REVIEWSTheatre Reviews

Dental Society Midwinter Meeting

Written by Laura JacqminDental Society midwest meeting

Directed by Megan Shuchman

Produced by At Play Productions

At Chicago Dramatists

Enjoyable Randomness

Dental Society Midwinter Meeting keeps you laughing, but Laura Jacqmin’s new play needs some tweaks in order to get the audience to care about what is happening on stage.  Surrounded by talent in all aspects of the production and supported with clever excessively descriptive writing, this one act, eighty minute play follows a mundane Dental Convention with a Dental Society shaken by a crisis, and relates it to the way we all tend to deal with moral dilemmas that we face.

Dental Society midwinter meeti

Introducing the play several dentists come out one by one and explain to us the crisis of confidence affecting the Dental Society.  The President of the Dental Society has been caught cheating on his wife with his much younger Dental Hygienist, a perky platinum blond with seemingly fake breasts played by the perfectly casted Rhonda Marie Bynum, and worst of all he allowed her to perform multiple unauthorized procedures.

Dental Society midwinter meeti

At the Dental Society Midwinter Meeting in the Skokie Marriott, several dentist gossip and judge the Dental Society’s President and his young assistant.  Through all there talking, and more talking, we also see the dentists face their own moral problems due to fraud and other shady business ventures.  Sex (or close sexual encounters) and a whole lot of drinking take up most of the dentists free time.  Like most of us who have attended these large work conventions, the dentists dread attending the actual seminars.

Dental Society midwinter meeti

Watching the ordinary professionals in a non dramatic career seems pointless, but the significance is that the people in the play can be anyone of us.  We all understand the temptations to take short cuts to success.  Where do we draw the line, and is society as much to blame as the individual?  Through out the play there is a lot of talking about how to fix the crisis affecting the respectability of their profession, but very little action is done to truly make a difference.  Just like the society we live in, we discuss the changes we wish to make in order to better ourselves and the world around us, but daily routine seems to interfere and cause us to forget our moral motivations.  We want strive to be better people when we go to bed, but are right back when we started by lunch time.  Dental Society Midwinter Meeting makes a big joke out of people’s lack of moral conviction, while delivering a truthful message in between the laughs.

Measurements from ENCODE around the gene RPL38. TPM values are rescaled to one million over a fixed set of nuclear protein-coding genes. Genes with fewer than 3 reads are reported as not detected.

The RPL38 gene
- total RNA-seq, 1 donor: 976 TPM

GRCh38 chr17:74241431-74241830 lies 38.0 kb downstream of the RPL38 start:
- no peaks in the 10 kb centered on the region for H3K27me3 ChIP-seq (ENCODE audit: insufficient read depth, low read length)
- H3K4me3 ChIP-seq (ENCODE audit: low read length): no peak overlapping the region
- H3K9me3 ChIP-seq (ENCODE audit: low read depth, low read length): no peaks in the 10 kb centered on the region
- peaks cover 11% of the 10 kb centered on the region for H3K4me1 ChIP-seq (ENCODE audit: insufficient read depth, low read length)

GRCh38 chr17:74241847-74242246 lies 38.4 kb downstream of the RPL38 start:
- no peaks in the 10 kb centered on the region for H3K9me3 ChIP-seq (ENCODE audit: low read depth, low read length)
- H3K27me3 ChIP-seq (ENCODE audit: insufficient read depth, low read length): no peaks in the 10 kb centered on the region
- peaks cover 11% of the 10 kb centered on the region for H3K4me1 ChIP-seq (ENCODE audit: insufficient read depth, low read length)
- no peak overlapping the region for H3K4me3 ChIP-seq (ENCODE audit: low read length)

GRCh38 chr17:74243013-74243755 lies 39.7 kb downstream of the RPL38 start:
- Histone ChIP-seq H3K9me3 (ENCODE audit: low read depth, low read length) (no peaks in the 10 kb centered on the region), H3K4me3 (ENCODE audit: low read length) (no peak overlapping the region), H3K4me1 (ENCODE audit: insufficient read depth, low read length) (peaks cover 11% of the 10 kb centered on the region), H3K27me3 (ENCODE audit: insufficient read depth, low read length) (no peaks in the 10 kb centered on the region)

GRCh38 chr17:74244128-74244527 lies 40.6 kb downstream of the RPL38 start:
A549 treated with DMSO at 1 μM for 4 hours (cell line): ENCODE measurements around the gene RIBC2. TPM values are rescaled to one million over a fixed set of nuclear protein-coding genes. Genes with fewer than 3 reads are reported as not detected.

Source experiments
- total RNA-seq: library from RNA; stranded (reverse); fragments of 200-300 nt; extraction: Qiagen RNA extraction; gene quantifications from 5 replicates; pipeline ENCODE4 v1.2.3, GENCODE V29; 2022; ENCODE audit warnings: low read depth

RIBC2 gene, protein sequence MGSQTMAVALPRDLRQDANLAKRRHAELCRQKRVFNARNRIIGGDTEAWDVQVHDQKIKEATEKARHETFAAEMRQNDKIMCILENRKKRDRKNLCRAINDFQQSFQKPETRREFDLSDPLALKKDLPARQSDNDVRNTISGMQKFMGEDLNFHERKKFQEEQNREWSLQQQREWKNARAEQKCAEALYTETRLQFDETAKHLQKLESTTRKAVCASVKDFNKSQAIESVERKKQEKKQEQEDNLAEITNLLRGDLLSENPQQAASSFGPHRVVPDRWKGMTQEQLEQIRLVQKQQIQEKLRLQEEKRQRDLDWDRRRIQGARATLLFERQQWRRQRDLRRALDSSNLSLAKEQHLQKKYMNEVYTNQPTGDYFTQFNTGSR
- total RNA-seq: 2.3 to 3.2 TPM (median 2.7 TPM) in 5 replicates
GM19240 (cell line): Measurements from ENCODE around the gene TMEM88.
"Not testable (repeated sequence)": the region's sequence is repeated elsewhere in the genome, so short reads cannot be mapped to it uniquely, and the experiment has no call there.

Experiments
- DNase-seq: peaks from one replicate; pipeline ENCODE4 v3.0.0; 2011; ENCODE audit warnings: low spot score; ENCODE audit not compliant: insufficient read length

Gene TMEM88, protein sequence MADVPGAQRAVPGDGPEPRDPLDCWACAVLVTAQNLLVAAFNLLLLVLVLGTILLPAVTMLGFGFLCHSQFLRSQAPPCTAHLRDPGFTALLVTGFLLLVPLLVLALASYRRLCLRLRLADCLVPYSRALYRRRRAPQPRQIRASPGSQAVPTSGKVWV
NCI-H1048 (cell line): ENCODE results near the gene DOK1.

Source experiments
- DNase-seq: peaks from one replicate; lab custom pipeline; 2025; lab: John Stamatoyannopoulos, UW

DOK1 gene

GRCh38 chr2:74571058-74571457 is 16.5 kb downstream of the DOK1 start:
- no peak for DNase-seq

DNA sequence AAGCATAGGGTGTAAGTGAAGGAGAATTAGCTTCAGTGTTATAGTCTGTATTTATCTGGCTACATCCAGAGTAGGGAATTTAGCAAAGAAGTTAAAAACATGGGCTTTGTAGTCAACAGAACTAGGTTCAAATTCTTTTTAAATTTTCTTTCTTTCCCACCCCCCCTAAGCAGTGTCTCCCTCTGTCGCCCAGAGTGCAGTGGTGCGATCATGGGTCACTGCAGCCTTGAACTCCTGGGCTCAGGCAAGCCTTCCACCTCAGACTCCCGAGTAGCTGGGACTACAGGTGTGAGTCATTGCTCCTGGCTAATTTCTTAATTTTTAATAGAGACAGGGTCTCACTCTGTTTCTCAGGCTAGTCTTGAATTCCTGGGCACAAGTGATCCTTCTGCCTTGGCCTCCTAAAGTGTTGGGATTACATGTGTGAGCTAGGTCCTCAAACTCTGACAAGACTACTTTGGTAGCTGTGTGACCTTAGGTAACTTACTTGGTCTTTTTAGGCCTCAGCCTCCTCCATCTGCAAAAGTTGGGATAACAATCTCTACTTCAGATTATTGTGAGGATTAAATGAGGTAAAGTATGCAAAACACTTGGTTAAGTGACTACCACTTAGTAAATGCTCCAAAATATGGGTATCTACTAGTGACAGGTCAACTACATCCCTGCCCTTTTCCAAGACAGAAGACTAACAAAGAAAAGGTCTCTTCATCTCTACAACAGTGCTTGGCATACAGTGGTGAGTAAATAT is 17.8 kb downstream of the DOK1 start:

The obstacle in the way of Jacqmin’s play connects with the audience is not that the play follows such an ordinary career as Dentistry (in fact, I love the randomness,) it is that even with such descriptive scenes and developed depth within each main character, nothing ever gets the audience to empathize or relate to the people on stage until the end of the play.  The monologues were “on,” naturally off-kilter, and funny because of it.  They can be lengthy, but so is a rant.  I just never felt anything for the characters saying them.  Scenes with the group conversing, especially the swimming pool scene in which the dentists are in imaginative bathing suits, and when the men are talking about women in general while browsing the L. L. Bean in Old Orchard Mall, stand out as creative hits.

In the beginning of the play, when the audience is being informed on the crisis at hand, breaking the forth wall and talking directly to the audience was a neat way to get our attention, but too many different characters broke the forth wall.  I enjoy it when one or two characters break theatrical rules and talk directly to the audience.  It can be a witty way to engage the viewer and move the plot forward, but there were so many scenarios where this gimmick was used that it lost its impact, and felt like witnessing a theatrical exercise.

Megan Shuchman’s Directing is creatively crisp.  With Dentists kickin’ it to karaoke, Shuchman creates a musical scene that tops any TV show opening and you can’t help but be entertained by the talent on stage.  I enjoyed the change when the first speaker came out into the audience.  It gives the patron a unique viewpoint, but once was enough.  The second time was lengthy and frankly, it is uncomfortable to turn around that long in your seat.

The creativity in casting fits perfectly with the imaginative acting on stage.  The whole ensemble is talented, and has a charming chemistry.  Dana Black and Justin James Farley stood out as my favorites.  Dana Black’s commitment to her many characters drew my attention throughout the play.  She owned the scenes she spoke in, and her attention to the details of her characters brought chuckles without her having to do much more change her facial expression.  Farley comes off so naturally real, that everything he says was funny to me.  This is the second time I have seen him on stage, and both times I have left the play saying to my guest that “he is a great actor.”

Dental Society Midwinter Meeting felt as random as the title is, but that is part of the fun.  The play needs to develop a stronger reason for the audience to care about the dentists on stage, but the viewer might laugh enough to not care.  This is the work of an extremely talented group of performers and technical team.  It is a work in progress, but one worth seeing now.

Somewhat Recommended

By Timothy McGuire

For full show information, check out the Dental Society Midwinter Meeting page at TheatreInChicago.

At Chicago Dramatists, 1105 W. Chicago Ave., runs through August 7th, playing Wednesdays through Saturday at 8:00pm.  Tickets are $20-$25.

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